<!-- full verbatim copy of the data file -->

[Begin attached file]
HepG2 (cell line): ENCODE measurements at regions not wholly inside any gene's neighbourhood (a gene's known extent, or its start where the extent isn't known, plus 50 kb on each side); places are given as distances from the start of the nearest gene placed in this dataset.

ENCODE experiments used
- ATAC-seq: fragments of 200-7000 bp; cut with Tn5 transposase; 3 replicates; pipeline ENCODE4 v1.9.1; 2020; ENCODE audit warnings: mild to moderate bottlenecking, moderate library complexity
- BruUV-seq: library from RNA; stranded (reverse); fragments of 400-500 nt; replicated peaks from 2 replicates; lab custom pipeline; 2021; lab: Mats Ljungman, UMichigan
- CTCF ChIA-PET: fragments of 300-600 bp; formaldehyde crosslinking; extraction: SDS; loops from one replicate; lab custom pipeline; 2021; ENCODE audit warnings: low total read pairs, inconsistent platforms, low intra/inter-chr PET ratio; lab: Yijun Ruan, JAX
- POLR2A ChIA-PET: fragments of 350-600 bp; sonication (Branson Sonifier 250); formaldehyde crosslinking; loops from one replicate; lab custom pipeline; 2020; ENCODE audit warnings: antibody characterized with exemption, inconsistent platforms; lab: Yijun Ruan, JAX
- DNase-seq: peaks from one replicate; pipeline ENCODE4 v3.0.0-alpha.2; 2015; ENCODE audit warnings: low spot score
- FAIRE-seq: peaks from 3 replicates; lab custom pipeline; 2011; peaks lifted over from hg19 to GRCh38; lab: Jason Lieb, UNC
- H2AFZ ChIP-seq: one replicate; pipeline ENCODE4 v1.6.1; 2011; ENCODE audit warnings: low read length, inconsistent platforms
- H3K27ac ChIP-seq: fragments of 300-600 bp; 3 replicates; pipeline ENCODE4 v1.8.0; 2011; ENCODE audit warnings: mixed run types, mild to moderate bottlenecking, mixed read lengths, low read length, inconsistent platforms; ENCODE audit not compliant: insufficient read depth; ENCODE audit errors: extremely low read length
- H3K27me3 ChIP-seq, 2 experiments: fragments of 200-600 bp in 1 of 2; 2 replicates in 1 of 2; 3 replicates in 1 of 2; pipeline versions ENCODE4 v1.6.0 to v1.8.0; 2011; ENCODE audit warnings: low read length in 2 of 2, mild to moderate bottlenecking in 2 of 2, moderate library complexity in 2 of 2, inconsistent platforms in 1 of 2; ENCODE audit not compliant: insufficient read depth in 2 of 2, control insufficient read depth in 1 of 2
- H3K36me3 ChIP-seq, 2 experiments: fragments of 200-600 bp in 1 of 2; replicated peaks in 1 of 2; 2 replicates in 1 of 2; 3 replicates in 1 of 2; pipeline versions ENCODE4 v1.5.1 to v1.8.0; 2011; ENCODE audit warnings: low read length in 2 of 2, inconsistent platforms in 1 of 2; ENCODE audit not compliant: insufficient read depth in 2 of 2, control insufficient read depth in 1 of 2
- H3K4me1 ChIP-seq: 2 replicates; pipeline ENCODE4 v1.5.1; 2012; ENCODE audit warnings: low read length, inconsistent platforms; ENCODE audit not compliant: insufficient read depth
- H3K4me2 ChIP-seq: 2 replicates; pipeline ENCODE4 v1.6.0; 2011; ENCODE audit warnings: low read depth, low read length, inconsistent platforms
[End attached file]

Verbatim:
HepG2 (cell line): ENCODE measurements at regions not wholly inside any gene's neighbourhood (a gene's known extent, or its start where the extent isn't known, plus 50 kb on each side); places are given as distances from the start of the nearest gene placed in this dataset.

ENCODE experiments used
- ATAC-seq: fragments of 200-7000 bp; cut with Tn5 transposase; 3 replicates; pipeline ENCODE4 v1.9.1; 2020; ENCODE audit warnings: mild to moderate bottlenecking, moderate library complexity
- BruUV-seq: library from RNA; stranded (reverse); fragments of 400-500 nt; replicated peaks from 2 replicates; lab custom pipeline; 2021; lab: Mats Ljungman, UMichigan
- CTCF ChIA-PET: fragments of 300-600 bp; formaldehyde crosslinking; extraction: SDS; loops from one replicate; lab custom pipeline; 2021; ENCODE audit warnings: low total read pairs, inconsistent platforms, low intra/inter-chr PET ratio; lab: Yijun Ruan, JAX
- POLR2A ChIA-PET: fragments of 350-600 bp; sonication (Branson Sonifier 250); formaldehyde crosslinking; loops from one replicate; lab custom pipeline; 2020; ENCODE audit warnings: antibody characterized with exemption, inconsistent platforms; lab: Yijun Ruan, JAX
- DNase-seq: peaks from one replicate; pipeline ENCODE4 v3.0.0-alpha.2; 2015; ENCODE audit warnings: low spot score
- FAIRE-seq: peaks from 3 replicates; lab custom pipeline; 2011; peaks lifted over from hg19 to GRCh38; lab: Jason Lieb, UNC
- H2AFZ ChIP-seq: one replicate; pipeline ENCODE4 v1.6.1; 2011; ENCODE audit warnings: low read length, inconsistent platforms
- H3K27ac ChIP-seq: fragments of 300-600 bp; 3 replicates; pipeline ENCODE4 v1.8.0; 2011; ENCODE audit warnings: mixed run types, mild to moderate bottlenecking, mixed read lengths, low read length, inconsistent platforms; ENCODE audit not compliant: insufficient read depth; ENCODE audit errors: extremely low read length
- H3K27me3 ChIP-seq, 2 experiments: fragments of 200-600 bp in 1 of 2; 2 replicates in 1 of 2; 3 replicates in 1 of 2; pipeline versions ENCODE4 v1.6.0 to v1.8.0; 2011; ENCODE audit warnings: low read length in 2 of 2, mild to moderate bottlenecking in 2 of 2, moderate library complexity in 2 of 2, inconsistent platforms in 1 of 2; ENCODE audit not compliant: insufficient read depth in 2 of 2, control insufficient read depth in 1 of 2
- H3K36me3 ChIP-seq, 2 experiments: fragments of 200-600 bp in 1 of 2; replicated peaks in 1 of 2; 2 replicates in 1 of 2; 3 replicates in 1 of 2; pipeline versions ENCODE4 v1.5.1 to v1.8.0; 2011; ENCODE audit warnings: low read length in 2 of 2, inconsistent platforms in 1 of 2; ENCODE audit not compliant: insufficient read depth in 2 of 2, control insufficient read depth in 1 of 2
- H3K4me1 ChIP-seq: 2 replicates; pipeline ENCODE4 v1.5.1; 2012; ENCODE audit warnings: low read length, inconsistent platforms; ENCODE audit not compliant: insufficient read depth
- H3K4me2 ChIP-seq: 2 replicates; pipeline ENCODE4 v1.6.0; 2011; ENCODE audit warnings: low read depth, low read length, inconsistent platforms